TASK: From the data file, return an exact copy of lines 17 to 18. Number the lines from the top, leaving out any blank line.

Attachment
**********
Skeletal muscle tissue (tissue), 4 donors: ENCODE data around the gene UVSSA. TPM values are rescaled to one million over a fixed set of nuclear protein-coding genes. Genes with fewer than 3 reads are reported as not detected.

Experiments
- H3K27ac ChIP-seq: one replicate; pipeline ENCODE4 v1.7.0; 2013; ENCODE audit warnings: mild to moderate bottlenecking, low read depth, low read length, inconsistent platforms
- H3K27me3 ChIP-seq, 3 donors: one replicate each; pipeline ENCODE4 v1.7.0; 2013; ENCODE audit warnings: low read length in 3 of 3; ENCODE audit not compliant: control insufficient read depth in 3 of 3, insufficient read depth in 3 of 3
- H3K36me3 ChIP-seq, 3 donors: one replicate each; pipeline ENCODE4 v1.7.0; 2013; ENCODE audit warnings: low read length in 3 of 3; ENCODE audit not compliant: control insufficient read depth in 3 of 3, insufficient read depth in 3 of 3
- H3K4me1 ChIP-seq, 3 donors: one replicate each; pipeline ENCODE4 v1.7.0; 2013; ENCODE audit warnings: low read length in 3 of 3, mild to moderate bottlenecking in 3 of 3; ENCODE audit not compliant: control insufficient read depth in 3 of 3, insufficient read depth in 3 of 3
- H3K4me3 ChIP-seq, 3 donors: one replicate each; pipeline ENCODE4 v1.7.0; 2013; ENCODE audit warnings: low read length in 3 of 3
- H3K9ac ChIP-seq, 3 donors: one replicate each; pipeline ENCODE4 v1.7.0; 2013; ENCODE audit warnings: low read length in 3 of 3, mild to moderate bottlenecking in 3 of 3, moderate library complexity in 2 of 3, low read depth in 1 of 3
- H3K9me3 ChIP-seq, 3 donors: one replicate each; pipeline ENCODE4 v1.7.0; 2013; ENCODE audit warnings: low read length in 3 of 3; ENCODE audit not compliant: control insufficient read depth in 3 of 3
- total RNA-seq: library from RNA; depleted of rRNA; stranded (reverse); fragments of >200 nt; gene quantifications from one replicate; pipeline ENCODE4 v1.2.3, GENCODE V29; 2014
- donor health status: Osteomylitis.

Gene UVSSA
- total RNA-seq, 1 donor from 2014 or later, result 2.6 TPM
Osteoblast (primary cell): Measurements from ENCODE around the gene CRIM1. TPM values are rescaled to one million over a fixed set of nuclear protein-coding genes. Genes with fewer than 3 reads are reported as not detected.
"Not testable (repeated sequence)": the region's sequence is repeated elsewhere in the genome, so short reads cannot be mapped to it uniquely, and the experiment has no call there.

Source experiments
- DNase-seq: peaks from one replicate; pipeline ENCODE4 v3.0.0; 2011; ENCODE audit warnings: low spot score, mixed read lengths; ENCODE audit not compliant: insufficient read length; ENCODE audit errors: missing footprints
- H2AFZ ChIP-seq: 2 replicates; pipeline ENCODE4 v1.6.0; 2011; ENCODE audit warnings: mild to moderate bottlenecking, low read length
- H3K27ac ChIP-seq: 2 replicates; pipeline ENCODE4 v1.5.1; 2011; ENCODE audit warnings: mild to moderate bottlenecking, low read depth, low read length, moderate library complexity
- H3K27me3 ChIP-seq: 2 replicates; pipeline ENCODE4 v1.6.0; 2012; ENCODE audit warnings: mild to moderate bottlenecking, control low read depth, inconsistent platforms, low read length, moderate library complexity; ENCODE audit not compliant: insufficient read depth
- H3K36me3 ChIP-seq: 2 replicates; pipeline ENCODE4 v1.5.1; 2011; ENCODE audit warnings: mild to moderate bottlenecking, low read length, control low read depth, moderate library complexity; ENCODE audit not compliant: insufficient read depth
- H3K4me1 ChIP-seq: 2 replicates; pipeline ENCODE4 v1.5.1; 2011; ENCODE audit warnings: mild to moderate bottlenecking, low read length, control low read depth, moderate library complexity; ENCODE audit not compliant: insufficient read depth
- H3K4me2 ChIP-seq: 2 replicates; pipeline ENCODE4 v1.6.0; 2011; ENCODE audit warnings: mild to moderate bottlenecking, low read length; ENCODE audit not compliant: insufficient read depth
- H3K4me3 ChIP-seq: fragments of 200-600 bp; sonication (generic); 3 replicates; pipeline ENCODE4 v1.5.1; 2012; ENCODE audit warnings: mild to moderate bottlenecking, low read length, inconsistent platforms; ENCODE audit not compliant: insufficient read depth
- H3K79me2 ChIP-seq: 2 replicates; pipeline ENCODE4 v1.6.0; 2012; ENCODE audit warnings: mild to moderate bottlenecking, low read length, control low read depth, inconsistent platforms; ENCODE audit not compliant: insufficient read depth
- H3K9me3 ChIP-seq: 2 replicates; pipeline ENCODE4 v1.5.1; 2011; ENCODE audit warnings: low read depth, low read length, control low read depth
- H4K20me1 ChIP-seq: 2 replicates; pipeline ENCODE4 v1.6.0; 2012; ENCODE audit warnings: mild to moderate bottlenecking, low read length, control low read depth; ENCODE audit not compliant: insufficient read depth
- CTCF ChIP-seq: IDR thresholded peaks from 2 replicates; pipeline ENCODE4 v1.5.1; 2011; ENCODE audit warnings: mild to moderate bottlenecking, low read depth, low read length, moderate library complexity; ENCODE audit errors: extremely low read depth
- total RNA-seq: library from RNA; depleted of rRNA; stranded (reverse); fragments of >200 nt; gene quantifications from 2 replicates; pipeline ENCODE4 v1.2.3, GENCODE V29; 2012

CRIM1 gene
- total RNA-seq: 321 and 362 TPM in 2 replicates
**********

- DNase-seq: peaks from one replicate; pipeline ENCODE4 v3.0.0; 2011; ENCODE audit warnings: low spot score, mixed read lengths; ENCODE audit not compliant: insufficient read length; ENCODE audit errors: missing footprints
- H2AFZ ChIP-seq: 2 replicates; pipeline ENCODE4 v1.6.0; 2011; ENCODE audit warnings: mild to moderate bottlenecking, low read length